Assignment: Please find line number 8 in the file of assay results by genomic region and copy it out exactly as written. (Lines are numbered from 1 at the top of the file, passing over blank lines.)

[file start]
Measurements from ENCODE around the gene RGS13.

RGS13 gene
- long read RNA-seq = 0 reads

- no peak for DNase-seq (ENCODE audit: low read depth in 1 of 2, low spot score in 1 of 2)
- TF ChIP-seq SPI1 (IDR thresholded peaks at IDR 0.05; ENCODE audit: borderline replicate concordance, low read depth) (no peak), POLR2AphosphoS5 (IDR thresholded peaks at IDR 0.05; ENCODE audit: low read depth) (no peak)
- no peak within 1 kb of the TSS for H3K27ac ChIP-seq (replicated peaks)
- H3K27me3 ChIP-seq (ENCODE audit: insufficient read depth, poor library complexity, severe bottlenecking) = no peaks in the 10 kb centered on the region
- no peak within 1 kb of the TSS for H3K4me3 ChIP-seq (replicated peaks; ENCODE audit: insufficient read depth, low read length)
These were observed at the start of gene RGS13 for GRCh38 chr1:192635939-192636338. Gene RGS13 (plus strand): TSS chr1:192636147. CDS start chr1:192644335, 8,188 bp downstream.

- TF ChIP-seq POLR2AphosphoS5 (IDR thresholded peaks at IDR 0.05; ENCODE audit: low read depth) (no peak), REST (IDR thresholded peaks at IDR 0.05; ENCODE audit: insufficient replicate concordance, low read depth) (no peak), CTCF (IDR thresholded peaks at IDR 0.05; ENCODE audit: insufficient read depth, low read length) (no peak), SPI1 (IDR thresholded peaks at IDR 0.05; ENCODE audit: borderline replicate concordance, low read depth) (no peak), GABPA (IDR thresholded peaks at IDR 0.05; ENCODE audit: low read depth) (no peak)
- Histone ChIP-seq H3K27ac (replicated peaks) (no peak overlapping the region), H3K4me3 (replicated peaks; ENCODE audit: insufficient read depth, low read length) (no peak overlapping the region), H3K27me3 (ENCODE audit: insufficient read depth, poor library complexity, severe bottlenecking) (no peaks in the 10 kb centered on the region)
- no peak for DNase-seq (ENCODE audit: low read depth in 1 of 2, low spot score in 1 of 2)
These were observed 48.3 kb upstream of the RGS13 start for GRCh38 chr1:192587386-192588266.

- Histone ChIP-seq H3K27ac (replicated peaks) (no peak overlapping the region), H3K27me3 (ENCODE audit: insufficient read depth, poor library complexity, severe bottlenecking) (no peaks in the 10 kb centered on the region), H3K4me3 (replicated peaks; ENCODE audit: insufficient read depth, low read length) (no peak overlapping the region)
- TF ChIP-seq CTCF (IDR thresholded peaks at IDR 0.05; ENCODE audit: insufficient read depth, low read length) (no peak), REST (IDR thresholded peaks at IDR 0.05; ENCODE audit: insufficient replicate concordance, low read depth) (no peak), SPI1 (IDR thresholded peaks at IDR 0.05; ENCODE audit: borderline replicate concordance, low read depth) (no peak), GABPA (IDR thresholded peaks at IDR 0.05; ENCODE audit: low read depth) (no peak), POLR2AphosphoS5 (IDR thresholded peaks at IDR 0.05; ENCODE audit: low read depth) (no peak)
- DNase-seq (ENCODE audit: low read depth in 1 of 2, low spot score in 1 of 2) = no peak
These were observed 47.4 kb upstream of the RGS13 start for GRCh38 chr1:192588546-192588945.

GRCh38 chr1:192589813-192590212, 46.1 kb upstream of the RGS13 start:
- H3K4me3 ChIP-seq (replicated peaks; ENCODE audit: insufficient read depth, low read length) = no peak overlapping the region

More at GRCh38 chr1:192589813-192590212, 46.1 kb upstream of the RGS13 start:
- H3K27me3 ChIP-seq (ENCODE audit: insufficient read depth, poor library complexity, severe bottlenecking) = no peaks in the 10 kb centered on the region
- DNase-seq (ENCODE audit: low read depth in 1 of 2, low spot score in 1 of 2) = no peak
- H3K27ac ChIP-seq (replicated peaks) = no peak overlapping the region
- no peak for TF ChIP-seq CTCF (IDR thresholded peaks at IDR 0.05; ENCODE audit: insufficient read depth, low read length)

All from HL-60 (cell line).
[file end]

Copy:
- no peak within 1 kb of the TSS for H3K4me3 ChIP-seq (replicated peaks; ENCODE audit: insufficient read depth, low read length)